Subject(s)
Animals , Bone Density , Bone Morphogenetic Protein 2 , Eosine Yellowish-(YS) , Female , Hematoxylin , Humans , Models, Animal , Osteoporosis , Ovariectomy , Rats , Tibia
9.
Article in English | WPRIM | ID: wpr-203612

ABSTRACT

OBJECTIVE: Head injury is a leading cause of death and disability in subjects who suffer a traumatic accident. Contralateral hematomas after surgery for traumatic brain injury are rare. However, an unrecognized, these hematomas can cause devastating results. We presented our experience of these patients and discussed diagnosis and management. METHODS: This study included 12 traumatic patients with acute traumatic brain injury who developed delayed contralateral hematoma after evacuation of an acute hematoma. Clinical and radiographic data was obtained through review of medical records and radiographs retrospectively. RESULTS: Ten males and two females were included in the study. Ten (83.3%) patients had severe head injury (Glasgow Coma Scale [GCS] score <8). Intraoperative brain swelling during removal of the traumatic subdural hematoma was noted in 10 (83.3%) patients. A skull fracture on the side contralateral to the acute hematoma was noted on computed tomography (CT) scans of nine (75%) patients. Three (33.3%) patients with severe head injury (GCS <8) died. Only (10%) one patient with a severe head injury had less severe disability. CONCLUSION: A postoperative CT scan is essential in patients with acute traumatic brain injury and a contralateral skull fracture or a low GCS score. Our results indicated that it is very important to evaluate this rare but potentially devastating complication.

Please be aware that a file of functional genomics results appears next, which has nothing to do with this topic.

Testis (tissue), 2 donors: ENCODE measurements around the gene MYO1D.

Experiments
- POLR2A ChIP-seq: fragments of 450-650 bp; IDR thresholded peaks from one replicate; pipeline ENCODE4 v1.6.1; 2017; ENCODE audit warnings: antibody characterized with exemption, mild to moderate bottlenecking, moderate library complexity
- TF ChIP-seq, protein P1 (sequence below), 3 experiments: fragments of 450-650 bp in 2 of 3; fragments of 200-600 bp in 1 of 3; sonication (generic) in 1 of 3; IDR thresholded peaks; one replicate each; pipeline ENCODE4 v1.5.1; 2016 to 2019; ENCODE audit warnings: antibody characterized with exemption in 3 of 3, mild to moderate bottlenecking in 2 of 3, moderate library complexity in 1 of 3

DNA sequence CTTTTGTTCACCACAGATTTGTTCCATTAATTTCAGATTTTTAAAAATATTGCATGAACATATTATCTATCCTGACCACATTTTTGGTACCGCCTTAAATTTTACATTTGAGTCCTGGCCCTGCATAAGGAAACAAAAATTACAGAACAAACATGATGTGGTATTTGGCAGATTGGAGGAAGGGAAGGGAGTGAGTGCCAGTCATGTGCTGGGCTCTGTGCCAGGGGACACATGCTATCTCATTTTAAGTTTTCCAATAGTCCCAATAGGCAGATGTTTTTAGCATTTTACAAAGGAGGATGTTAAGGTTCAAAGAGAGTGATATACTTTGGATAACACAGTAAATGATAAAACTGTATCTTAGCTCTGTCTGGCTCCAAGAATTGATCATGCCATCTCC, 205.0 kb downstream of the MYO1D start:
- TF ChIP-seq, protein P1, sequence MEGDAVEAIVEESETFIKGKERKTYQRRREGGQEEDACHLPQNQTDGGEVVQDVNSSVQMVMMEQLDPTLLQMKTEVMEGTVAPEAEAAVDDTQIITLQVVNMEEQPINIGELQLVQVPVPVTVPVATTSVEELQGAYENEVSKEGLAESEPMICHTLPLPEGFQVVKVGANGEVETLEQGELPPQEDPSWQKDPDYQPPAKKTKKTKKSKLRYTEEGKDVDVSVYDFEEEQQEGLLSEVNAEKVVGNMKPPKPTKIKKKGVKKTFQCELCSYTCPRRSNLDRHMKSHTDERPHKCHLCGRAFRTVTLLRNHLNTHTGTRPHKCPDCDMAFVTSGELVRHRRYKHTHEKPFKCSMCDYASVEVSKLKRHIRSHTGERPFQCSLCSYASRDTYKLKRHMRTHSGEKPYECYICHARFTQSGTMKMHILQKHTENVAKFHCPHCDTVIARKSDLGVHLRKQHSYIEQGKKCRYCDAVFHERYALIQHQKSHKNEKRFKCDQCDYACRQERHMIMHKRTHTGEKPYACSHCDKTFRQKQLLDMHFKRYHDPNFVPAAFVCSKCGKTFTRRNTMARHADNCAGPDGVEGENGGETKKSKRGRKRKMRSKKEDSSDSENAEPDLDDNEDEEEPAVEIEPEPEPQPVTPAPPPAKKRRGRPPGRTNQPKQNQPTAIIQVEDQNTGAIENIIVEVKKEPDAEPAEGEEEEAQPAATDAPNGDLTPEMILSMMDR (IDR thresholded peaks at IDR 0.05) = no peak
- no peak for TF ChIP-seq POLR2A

Subject(s)
Brain Edema , Brain Injuries , Cause of Death , Coma , Craniocerebral Trauma , Craniotomy , Decompressive Craniectomy , Diagnosis , Female , Hematoma , Hematoma, Subdural , Humans , Male , Medical Records , Postoperative Hemorrhage , Retrospective Studies , Skull Fractures , Tomography, X-Ray Computed
10.
Article in English | WPRIM | ID: wpr-122133

ABSTRACT

Multiple primary or secondary malignancies after anticancer therapy were recently reported to be increasing in frequency. The authors describe a case of metachronous metastatic pulmonary basaloid carcinoma to the central nervous system that was discovered after chemotherapy and radiation therapy for cervical uterine carcinoma. Two different types of cancer developed within some interval. There's the possibility that a secondary pulmonary neoplasm developed after the chemotherapy and radiotherapy conducted as cervical cancer treatment.


Subject(s)
Central Nervous System , Drug Therapy , Lung Neoplasms , Neoplasm Metastasis , Neoplasms, Second Primary , Radiotherapy , Uterine Cervical Neoplasms
11.
Article in English | WPRIM | ID: wpr-120948

ABSTRACT